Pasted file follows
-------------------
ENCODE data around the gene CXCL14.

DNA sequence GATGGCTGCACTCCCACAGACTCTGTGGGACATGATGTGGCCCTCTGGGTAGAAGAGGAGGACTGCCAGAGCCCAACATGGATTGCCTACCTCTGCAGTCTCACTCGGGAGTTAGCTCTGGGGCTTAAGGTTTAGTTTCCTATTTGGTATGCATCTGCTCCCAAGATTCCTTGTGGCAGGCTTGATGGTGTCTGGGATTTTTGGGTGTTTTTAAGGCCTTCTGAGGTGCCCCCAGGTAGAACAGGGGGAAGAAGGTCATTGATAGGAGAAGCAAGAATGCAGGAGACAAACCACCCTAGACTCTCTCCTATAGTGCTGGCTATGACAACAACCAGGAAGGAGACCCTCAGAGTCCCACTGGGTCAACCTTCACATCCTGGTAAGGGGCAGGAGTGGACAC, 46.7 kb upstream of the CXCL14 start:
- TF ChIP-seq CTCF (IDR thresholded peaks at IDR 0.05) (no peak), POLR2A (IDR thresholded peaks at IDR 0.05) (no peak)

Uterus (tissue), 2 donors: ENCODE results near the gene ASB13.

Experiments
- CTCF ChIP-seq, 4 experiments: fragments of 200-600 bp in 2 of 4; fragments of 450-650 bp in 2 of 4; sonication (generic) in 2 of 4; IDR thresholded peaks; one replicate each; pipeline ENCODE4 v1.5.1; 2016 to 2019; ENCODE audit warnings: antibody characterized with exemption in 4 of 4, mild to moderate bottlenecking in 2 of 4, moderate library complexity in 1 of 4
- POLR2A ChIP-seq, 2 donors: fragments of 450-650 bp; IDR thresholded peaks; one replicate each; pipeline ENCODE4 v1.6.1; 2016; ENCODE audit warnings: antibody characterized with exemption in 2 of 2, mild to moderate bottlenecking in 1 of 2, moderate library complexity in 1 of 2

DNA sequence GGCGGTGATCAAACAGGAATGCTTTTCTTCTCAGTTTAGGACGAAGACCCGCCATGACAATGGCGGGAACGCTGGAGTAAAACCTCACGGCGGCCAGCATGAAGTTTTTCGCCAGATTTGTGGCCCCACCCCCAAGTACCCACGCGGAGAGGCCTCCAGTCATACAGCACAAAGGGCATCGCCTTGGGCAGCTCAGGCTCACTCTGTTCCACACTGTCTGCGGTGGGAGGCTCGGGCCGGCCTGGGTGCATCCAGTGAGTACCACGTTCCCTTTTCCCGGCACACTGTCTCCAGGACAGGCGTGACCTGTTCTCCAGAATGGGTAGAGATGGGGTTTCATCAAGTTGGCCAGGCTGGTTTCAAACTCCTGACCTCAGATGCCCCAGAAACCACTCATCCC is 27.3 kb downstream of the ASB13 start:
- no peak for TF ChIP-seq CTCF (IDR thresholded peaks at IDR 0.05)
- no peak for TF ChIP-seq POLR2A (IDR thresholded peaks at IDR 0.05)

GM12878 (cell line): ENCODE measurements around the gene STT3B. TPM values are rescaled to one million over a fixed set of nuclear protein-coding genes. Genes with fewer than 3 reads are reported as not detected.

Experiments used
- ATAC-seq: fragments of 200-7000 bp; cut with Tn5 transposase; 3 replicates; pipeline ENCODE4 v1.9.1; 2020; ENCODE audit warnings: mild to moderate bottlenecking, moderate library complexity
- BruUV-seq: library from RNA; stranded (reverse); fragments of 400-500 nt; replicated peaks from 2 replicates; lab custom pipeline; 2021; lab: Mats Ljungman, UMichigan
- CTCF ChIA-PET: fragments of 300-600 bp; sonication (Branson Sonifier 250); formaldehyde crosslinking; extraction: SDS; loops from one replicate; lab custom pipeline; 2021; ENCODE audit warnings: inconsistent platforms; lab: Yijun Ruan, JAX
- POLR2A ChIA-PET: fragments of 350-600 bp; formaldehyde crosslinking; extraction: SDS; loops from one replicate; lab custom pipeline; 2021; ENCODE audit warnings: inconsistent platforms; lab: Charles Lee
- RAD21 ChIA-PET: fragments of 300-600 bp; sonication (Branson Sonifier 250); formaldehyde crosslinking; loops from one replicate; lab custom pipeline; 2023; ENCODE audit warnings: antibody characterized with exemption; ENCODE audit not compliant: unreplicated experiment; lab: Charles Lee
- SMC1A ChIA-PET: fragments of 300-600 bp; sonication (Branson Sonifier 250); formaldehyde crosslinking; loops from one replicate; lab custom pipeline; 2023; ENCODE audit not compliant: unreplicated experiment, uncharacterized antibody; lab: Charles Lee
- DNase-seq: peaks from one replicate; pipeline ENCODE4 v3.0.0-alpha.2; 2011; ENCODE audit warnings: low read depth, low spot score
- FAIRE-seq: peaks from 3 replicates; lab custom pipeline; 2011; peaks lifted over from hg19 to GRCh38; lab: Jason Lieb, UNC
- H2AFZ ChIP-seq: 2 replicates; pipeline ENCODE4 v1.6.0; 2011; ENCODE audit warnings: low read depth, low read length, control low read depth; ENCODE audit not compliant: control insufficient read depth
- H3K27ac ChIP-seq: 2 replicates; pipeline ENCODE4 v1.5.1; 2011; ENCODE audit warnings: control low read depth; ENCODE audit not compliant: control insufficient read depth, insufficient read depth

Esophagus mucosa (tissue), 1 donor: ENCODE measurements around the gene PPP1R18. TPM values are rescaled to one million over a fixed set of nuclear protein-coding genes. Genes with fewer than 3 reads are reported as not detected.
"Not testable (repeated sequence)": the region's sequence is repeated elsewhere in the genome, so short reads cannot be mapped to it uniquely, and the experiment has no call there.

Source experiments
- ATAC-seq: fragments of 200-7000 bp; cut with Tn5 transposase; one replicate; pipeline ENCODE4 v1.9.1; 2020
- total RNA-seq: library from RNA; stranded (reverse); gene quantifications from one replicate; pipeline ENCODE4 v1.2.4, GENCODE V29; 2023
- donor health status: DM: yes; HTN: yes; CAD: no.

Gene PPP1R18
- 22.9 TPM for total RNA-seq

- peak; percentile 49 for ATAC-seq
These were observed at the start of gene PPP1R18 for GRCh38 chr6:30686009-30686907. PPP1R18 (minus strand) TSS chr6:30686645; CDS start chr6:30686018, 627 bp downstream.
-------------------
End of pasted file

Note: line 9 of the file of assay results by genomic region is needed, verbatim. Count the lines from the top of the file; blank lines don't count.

- no peak for TF ChIP-seq CTCF (IDR thresholded peaks at IDR 0.05)